Although the overall prevalence of diabetes has substantially increased over the past 2 decades, the proportion of undiagnosed diabetes cases has significantly decreased, according to the results of a recent study.
The cross-sectional study, published in the April 15, 2014, issue of the Annals of Internal Medicine, used data from the National Health and Nutrition Examination Survey for 1988 to 1994 and 1999 to 2010 to update trends in the prevalence of diabetes, prediabetes, and glycemic control in adults 20 years and older. The researchers of the study analyzed glycated hemoglobin levels to define undiagnosed diabetes and prediabetes.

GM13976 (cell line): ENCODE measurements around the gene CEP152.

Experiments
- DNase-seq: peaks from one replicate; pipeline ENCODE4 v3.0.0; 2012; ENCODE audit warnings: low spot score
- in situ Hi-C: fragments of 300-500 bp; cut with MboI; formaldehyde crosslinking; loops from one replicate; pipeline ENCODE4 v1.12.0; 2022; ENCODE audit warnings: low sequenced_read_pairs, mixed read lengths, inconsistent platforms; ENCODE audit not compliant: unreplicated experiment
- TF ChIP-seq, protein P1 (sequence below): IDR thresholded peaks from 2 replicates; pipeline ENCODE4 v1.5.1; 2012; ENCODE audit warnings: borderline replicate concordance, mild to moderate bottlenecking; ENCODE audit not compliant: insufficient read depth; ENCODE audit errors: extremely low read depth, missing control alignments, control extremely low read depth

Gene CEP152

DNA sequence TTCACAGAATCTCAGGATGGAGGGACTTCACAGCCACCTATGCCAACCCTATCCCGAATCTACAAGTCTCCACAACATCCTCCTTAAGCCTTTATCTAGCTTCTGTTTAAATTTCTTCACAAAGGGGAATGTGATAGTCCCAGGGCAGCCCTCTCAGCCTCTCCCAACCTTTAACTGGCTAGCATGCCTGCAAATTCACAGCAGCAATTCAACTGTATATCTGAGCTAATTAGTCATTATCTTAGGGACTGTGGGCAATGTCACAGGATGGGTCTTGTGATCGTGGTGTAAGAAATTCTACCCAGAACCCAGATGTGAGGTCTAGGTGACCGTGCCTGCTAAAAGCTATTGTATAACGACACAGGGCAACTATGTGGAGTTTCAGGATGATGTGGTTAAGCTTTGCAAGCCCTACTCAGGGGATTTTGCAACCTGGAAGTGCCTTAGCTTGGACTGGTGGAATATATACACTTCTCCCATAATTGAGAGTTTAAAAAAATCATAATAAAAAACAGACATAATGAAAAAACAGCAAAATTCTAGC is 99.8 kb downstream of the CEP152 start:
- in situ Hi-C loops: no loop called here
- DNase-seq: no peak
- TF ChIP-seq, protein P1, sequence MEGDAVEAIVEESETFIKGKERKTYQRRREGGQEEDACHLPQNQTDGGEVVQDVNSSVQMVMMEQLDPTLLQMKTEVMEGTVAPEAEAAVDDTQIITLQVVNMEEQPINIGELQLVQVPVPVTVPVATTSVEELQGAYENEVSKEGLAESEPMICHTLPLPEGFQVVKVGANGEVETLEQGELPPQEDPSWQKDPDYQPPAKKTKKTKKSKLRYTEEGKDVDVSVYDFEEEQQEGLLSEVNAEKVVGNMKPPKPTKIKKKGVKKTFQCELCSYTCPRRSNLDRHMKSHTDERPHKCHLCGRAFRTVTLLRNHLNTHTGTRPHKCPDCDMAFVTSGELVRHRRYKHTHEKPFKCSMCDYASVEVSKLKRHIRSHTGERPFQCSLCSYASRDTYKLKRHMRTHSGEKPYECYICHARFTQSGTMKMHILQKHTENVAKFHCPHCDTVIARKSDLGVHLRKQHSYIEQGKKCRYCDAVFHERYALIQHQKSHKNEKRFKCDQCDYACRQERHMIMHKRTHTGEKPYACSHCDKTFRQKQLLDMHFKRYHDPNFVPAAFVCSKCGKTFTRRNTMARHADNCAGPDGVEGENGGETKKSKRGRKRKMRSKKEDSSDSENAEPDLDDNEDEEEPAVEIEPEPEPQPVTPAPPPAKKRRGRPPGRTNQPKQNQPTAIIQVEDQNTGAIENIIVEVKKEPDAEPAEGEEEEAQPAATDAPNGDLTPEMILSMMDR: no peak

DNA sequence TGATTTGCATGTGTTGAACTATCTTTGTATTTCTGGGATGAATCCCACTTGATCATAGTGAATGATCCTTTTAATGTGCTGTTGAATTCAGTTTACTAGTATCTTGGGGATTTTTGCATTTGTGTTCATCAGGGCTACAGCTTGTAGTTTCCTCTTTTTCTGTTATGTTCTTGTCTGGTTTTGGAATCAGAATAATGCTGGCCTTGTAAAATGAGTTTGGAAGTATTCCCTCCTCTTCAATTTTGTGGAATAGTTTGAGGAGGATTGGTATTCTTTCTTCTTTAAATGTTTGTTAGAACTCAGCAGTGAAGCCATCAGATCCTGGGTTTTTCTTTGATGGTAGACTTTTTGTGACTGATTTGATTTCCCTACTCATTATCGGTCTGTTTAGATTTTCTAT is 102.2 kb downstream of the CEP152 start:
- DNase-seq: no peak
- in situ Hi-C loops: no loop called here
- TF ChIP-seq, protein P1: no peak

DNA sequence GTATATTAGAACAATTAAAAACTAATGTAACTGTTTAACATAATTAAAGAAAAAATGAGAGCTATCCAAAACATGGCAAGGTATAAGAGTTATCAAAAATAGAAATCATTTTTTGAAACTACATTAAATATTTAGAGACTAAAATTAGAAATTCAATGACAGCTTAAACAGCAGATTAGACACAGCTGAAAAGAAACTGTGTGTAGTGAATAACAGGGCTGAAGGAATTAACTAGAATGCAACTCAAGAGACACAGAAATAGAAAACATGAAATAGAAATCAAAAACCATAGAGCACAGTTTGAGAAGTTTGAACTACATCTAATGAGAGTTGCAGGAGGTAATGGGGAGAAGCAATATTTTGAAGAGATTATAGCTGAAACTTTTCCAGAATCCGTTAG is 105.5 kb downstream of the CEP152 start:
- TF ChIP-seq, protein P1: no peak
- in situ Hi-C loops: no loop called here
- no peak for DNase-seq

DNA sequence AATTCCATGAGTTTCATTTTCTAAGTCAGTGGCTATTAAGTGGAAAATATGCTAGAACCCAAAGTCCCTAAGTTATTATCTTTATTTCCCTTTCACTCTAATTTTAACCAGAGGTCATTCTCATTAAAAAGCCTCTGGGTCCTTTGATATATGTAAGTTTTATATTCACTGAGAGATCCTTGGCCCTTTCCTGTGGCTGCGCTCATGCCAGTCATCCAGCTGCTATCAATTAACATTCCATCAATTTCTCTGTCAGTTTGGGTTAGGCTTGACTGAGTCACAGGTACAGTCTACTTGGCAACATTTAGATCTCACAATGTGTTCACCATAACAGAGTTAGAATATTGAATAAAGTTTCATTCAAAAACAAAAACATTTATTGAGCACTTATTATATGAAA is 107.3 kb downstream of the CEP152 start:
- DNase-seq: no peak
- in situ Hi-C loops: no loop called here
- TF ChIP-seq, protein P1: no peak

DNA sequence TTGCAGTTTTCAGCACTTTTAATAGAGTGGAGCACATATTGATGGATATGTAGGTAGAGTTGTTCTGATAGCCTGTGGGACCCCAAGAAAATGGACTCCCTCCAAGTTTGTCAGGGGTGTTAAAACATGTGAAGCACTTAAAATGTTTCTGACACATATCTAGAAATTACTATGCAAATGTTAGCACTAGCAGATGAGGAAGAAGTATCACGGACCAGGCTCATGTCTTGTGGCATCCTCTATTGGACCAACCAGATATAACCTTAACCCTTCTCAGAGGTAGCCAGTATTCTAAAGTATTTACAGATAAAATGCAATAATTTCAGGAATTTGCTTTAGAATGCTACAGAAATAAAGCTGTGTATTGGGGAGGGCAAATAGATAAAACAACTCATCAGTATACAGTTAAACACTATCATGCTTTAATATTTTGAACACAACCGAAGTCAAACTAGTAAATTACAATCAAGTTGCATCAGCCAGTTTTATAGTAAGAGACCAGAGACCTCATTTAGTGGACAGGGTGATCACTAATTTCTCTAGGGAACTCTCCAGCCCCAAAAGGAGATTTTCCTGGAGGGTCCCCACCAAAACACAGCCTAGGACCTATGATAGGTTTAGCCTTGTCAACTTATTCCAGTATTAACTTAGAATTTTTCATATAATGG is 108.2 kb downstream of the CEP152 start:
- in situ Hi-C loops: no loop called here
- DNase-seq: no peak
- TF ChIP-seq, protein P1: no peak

In 2010, approximately 21 million adults had confirmed diabetes, and the total prevalence increased from 5.5% in 1988 to 1994 to 9.3% in 1999 to 2010. The prevalence of prediabetes also increased over the study period, from 5.8% to 12.4%. However, the prevalence of undiagnosed diabetes remained relatively stable. From 2005 to 2010, the proportion of undiagnosed diabetes cases only accounted for 11% of the total prevalence, down from 16% in 1988 to 1994. The results also indicated racial and ethnic disparities in diabetes prevalence. Total prevalence was greater and glycemic control was worse among non-Hispanic blacks and Mexican Americans compared with non-Hispanic whites.